\end{array}
\longrightarrow
\mbox{\tt X.cmrun}
\]
\end{enumerate}
To run any one {\tt X.m} of these six {\sl LISP} interpreters, first
enter {\sl Mathematica} using the command {\tt math}. Then tell
{\sl Mathematica},
\[
\mbox{\tt << X.m}
\]
To run a {\sl LISP} program {\tt X.lisp}, enter
\[
\mbox{\tt run @ "X"}
\]
To run several programs, enter
\begin{center}
\verb!run /@ {"X","Y","Z"}!
\end{center}
Before changing to another {\sl LISP} interpreter, type {\tt Exit} to
exit from {\sl Mathematica}, and then begin a fresh {\sl Mathematica}
session.
Here is how to run the {\sl LISP} test program, the three {\sl LISP} in {\sl
LISP} examples in my book, and then start computing the halting
probability $\Omega$ in the limit from below:
\begin{verbatim}
math
<< clispm.m
run @ "test"
run /@ {"eval","eval2","eval3"}
Exit
math
<< clisp.m
run @ "omega"
Exit
\end{verbatim}
The six different {\sl LISP} interpreters run at vastly different
speeds, but should always produce identical results. This can easily
be checked, for example, as follows:
\begin{verbatim}
diff X.run X.crun > out
vi out
\end{verbatim}
Two different front ends are available for these six {\sl LISP}
interpreters:
\begin{enumerate}
\item
{\tt run.m} is written in procedural {\sl Mathematica}. As each
M-expression is read in, it is written out, then converted
to an S-expression that is written out and evaluated.\footnote{The
conversion from M- to S-expression mostly consists of making all
implicit parentheses explicit.}
\item
{\tt run2.m} is written in non-procedural {\sl Mathematica}. All
M-expressions are read in at once. Then each is converted to an
S-expression that is written out and evaluated.
\end{enumerate}
Which front end is used is determined by {\tt frontend.m}. Each of
the six {\sl LISP} interpreters contains a {\tt <<} of {\tt
frontend.m}. Normally {\tt frontend.m} is {\tt << run.m} and the
first front end is chosen. To select the second front end, change
this to {\tt << run2.m}.
\[
\fbox{{\sl LISP interpreter}{\tt .m}}
\mbox{\tt <<}
\fbox{\tt frontend.m}
\begin{array}{l}
\mbox{\tt <<} \fbox{\tt run.m} \\
\mbox{\tt <<} \fbox{\tt run2.m} \\
\end{array}
\]
Three register machine programs {\tt *.rm} are provided: {\tt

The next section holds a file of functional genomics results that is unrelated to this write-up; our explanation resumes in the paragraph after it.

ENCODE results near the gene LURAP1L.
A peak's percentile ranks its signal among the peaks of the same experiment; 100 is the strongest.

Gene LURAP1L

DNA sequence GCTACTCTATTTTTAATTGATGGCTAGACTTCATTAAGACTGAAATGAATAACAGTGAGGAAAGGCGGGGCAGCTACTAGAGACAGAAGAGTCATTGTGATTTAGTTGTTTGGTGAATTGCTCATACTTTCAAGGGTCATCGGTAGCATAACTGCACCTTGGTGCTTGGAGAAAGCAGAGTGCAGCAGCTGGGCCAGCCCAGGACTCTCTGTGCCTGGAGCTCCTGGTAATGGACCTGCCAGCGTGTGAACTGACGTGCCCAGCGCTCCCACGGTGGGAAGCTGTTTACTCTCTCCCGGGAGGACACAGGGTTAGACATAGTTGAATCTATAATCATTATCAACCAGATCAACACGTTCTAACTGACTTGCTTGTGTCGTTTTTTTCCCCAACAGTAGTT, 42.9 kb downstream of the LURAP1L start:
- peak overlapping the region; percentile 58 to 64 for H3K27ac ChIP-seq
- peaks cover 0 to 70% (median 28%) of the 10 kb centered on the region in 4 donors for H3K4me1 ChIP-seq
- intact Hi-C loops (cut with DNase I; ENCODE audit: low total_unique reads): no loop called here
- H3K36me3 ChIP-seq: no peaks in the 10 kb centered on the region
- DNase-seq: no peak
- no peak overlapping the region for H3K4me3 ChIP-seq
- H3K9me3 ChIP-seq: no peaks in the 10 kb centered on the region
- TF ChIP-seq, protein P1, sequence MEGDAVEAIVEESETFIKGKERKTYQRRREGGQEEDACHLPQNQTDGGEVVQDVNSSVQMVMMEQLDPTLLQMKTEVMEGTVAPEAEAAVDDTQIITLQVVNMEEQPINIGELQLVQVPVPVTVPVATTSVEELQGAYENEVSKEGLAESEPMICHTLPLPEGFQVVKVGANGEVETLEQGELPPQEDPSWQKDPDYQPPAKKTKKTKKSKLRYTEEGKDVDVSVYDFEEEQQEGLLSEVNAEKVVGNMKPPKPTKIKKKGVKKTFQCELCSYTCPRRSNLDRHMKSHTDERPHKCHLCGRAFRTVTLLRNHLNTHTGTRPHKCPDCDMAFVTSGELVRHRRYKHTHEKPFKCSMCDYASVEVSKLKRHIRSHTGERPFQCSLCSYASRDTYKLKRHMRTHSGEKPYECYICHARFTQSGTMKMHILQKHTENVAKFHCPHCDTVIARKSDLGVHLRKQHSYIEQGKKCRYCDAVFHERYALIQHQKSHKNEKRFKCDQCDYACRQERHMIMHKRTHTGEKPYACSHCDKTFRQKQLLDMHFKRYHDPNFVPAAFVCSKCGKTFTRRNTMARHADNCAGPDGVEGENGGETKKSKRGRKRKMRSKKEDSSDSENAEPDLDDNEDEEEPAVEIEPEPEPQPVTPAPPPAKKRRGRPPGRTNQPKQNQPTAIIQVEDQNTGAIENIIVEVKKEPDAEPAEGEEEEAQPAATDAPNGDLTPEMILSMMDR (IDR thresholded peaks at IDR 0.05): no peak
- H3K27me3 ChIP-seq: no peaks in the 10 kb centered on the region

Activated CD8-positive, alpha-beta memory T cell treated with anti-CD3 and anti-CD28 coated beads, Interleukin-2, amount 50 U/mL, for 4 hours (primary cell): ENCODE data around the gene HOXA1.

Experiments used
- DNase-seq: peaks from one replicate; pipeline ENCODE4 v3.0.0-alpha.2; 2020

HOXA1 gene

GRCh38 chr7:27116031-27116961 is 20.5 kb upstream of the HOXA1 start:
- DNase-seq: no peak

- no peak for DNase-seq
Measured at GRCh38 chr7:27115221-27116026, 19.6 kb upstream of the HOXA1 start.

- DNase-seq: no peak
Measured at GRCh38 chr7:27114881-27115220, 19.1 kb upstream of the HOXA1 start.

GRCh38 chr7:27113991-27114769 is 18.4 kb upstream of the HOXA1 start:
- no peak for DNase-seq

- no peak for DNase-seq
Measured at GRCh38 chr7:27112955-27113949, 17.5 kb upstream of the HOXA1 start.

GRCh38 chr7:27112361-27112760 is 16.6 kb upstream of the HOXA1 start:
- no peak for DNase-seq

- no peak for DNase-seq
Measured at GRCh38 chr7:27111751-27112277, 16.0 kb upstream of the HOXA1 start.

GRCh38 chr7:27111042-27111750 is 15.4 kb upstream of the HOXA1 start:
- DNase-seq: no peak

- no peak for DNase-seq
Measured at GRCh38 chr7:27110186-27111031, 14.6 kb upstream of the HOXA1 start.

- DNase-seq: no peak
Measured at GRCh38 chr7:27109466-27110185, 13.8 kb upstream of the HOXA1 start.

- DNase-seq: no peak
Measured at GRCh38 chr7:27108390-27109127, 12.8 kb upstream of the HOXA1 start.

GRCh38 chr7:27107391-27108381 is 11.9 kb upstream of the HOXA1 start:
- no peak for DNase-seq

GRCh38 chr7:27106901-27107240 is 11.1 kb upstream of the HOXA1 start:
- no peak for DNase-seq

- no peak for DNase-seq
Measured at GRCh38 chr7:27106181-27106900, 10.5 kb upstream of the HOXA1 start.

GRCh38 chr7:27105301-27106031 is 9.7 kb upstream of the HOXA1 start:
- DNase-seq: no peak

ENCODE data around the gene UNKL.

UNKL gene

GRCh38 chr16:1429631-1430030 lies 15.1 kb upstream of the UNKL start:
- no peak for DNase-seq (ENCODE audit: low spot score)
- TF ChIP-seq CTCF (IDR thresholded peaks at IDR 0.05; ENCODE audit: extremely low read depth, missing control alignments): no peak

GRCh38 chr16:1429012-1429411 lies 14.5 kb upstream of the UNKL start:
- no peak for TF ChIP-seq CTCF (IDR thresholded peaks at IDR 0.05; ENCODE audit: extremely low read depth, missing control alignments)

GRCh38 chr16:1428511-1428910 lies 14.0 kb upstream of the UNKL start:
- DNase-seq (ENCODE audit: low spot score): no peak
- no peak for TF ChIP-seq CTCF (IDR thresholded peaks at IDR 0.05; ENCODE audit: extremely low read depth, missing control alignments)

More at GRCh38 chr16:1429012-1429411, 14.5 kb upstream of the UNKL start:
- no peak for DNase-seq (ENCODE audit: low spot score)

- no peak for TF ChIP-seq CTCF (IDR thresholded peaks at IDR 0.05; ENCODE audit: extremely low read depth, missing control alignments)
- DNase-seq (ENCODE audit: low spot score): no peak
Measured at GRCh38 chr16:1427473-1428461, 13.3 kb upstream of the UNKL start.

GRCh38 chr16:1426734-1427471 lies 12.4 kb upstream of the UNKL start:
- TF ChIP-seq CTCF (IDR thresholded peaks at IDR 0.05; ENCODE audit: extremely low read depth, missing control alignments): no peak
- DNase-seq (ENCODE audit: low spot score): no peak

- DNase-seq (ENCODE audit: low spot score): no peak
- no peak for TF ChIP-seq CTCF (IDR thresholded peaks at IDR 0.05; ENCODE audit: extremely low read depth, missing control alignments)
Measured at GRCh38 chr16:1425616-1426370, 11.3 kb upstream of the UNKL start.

example.rm}, {\tt test.rm}, and {\tt lisp.rm}. {\tt example.rm} is
the tiny example given in my Cambridge book. {\tt test.rm} has each
possible register machine instruction, but it is not a program that
can be run. {\tt lisp.rm} is the {\sl LISP} interpreter used by {\tt
lispm.m} and {\tt clispm.m}, and converted into the monster
exponential diophantine equation by {\tt eq.m}.
More precisely, to convert any one of the three register machine
programs {\tt X.rm} into an exponential diophantine equation there are
two steps. First, use {xpnd.m} to convert {\tt X.rm} into {\tt
X.xrm}. Then use {\tt eq.m} to convert {\tt X.xrm} into {\tt X.eq}.
For more output, set {\tt fulloutput = True} before typing {\tt <<
eq.m}. For each conversion, a fresh copy of {\tt eq.m} must be loaded
into a clean {\sl Mathematica} session.
\[
\mbox{\tt X.rm} \longrightarrow
\fbox{\tt xpnd.m} \longrightarrow
\mbox{\tt X.xrm} \longrightarrow
\begin{array}[b]{c}
\mbox{\tt fulloutput} \\
\mbox{\tt = True \rm ?} \\
\downarrow \\
\fbox{\tt eq.m}
\end{array}
\longrightarrow
\mbox{\tt X.eq}
\]
Here is how to generate the monster equation:
\begin{verbatim}
math
<< xpnd.m
run @ "lisp"
Exit
math
[fulloutput = True]
<< eq.m
fn of fn.xrm file = lisp
Exit
\end{verbatim}
How does this software help to exhibit randomness in arithmetic?
Take the equation in {\tt lisp.eq}. Substitute 0 for {\tt
input[reg\$X]} for each register {\tt reg\$X} except for {\tt
reg\$expression}. Substitute a toy {\tt LISP} expression that halts if
and only if (the $k$th bit of the $n$th approximation to $\Omega$ is
1) for {\tt input[reg\$expression]}. (Most of the pieces for this are
in {\tt omega.lisp}.) The resulting exponential diophantine
equation is $1.
\times 10^6$ characters long and has $2. \times 10^4$ variables. It
has exactly one solution for a given value of $k$ and $n$ if the $k$th
bit of the $n$th approximation to $\Omega$ is 1. It has no solutions
for a given value of $k$ and $n$ if the $k$th bit of the $n$th
approximation to $\Omega$ is 0. Now think of $n$ as a variable rather
than as a parameter. The resulting equation has only finitely many
solutions if the $k$th bit of $\Omega$ is 0. It has infinitely
many solutions if the $k$th bit of $\Omega$ is 1.
\section*{Bibliography}
\begin{itemize}
\item[{[1]}] S. Wolfram, {\it Mathematica---A System for Doing
Mathematics by Computer,} second edition, Addison-Wesley, 1991.
\item[{[2]}] B. W. Kernighan and D. M. Ritchie, {\it The C Programming
Language,} second edition, Prentice Hall, 1988.
\item[{[3]}] G. J. Chaitin, {\it Algorithmic Information Theory,}
revised third printing, Cambridge University Press, 1990.
\item[{[4]}] G. J. Chaitin, {\it Information, Randomness \&
Incompleteness,} second edition, World Scientific, 1990.
\item[{[5]}] G. J. Chaitin, {\it Information-Theoretic
Incompleteness,} World Scientific, 1992.
\item[{[6]}] G. J. Chaitin, ``Randomness in arithmetic and the decline
and fall of reductionism in pure mathematics,'' {\it IBM Research
Report RC-18532,} November 1992.
\end{itemize}